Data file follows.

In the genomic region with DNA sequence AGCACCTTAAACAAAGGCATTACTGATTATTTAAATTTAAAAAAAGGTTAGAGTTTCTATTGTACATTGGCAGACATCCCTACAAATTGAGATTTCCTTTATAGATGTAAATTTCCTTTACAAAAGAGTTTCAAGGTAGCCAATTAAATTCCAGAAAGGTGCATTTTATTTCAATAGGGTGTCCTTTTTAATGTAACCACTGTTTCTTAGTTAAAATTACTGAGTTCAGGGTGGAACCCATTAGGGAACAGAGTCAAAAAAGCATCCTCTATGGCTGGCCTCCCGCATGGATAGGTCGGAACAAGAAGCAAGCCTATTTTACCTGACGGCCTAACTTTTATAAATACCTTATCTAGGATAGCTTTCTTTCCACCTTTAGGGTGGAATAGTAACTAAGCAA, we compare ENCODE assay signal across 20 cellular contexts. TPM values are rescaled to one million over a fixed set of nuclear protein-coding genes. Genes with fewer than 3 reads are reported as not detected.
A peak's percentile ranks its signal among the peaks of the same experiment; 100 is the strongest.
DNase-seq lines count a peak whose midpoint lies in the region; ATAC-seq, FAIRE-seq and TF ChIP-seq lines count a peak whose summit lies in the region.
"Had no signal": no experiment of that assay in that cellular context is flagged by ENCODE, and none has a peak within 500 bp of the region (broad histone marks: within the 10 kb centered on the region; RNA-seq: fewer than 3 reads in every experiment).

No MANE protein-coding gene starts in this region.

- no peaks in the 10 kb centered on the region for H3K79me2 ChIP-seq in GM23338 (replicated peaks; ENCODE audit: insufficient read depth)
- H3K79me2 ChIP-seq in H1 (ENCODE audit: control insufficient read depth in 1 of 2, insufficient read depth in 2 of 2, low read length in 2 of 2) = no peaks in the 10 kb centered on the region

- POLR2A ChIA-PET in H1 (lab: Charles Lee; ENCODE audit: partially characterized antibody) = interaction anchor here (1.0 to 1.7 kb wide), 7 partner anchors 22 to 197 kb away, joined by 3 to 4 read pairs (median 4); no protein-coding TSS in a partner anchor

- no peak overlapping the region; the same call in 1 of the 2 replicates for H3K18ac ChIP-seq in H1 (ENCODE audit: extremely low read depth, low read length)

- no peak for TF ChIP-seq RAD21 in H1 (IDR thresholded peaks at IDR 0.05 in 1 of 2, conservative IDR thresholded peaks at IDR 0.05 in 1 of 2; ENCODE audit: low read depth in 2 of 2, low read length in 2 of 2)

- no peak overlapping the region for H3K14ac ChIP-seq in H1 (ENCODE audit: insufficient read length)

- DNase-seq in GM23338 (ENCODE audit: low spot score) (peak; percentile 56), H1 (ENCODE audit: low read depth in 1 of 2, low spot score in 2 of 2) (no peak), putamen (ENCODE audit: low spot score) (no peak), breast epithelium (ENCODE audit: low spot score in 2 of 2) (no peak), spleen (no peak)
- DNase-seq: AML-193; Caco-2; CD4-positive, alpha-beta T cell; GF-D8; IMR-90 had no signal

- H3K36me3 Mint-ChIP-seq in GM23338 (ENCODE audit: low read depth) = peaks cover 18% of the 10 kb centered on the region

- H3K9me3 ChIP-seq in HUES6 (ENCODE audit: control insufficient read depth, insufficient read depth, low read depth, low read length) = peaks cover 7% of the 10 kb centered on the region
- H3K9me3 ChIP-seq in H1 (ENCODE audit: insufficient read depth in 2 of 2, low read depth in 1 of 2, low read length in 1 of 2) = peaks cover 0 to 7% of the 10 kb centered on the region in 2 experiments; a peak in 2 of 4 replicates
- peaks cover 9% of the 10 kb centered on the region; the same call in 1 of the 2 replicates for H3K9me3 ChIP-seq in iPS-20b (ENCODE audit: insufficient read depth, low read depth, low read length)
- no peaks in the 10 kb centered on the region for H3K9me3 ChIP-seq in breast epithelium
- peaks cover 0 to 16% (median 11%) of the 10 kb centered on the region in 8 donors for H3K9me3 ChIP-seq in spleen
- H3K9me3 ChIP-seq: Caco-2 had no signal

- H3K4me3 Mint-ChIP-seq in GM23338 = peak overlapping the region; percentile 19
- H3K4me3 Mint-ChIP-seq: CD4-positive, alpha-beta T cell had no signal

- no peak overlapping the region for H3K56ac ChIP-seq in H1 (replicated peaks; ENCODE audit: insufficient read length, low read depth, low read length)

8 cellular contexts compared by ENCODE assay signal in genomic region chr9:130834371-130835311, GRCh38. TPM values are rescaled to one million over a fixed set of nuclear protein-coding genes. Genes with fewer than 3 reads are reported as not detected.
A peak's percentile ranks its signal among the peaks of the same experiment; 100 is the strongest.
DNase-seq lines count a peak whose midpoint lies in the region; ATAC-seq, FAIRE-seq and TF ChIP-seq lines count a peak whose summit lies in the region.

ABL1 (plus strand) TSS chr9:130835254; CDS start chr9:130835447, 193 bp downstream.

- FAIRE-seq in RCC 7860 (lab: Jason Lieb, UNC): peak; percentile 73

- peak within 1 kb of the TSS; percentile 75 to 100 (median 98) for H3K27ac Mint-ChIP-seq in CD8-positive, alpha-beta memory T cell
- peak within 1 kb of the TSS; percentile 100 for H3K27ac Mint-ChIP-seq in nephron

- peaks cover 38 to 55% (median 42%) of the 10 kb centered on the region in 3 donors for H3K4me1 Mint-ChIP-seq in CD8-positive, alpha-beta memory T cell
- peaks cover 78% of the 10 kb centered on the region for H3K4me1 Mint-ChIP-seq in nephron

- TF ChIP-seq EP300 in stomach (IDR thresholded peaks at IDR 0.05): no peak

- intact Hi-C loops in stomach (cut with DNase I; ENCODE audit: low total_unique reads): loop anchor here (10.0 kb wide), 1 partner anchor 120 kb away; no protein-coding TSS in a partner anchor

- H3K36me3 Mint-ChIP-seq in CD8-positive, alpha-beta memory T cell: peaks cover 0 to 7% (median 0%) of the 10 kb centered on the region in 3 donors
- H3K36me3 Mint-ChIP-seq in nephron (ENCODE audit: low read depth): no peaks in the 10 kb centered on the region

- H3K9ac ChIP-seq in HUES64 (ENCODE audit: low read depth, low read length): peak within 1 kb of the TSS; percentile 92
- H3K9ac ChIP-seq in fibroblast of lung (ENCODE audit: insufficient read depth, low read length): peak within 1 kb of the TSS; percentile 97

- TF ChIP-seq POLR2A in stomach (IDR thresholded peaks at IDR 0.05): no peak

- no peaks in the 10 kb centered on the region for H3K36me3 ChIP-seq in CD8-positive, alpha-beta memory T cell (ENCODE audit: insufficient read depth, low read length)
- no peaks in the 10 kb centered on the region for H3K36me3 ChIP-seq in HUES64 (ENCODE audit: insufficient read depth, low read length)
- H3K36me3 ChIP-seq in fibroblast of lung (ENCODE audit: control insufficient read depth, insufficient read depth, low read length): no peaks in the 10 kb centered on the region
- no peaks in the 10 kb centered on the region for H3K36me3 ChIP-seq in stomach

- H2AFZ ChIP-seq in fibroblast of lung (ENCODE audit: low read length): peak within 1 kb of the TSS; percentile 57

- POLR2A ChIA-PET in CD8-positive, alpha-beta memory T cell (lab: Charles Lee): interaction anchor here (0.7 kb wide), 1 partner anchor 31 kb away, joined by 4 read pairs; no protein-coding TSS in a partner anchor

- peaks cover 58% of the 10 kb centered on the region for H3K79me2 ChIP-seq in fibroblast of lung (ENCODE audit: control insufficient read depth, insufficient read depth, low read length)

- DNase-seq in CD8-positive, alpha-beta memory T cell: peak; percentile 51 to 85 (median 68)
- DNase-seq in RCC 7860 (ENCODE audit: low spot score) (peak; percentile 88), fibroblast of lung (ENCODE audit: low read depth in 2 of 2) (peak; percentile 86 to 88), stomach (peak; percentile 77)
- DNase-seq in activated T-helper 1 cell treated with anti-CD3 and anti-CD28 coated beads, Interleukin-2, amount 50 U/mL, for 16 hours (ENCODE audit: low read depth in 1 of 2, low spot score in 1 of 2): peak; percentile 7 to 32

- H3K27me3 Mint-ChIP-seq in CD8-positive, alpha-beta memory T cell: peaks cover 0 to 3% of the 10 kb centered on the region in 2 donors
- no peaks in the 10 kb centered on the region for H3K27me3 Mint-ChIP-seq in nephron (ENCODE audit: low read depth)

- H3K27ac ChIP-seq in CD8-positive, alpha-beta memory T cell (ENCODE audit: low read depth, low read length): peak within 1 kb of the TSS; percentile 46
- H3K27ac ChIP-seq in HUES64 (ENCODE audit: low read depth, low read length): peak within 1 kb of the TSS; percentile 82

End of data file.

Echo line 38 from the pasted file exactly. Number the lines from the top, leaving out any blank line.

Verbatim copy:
- H3K9ac ChIP-seq in fibroblast of lung (ENCODE audit: insufficient read depth, low read length): peak within 1 kb of the TSS; percentile 97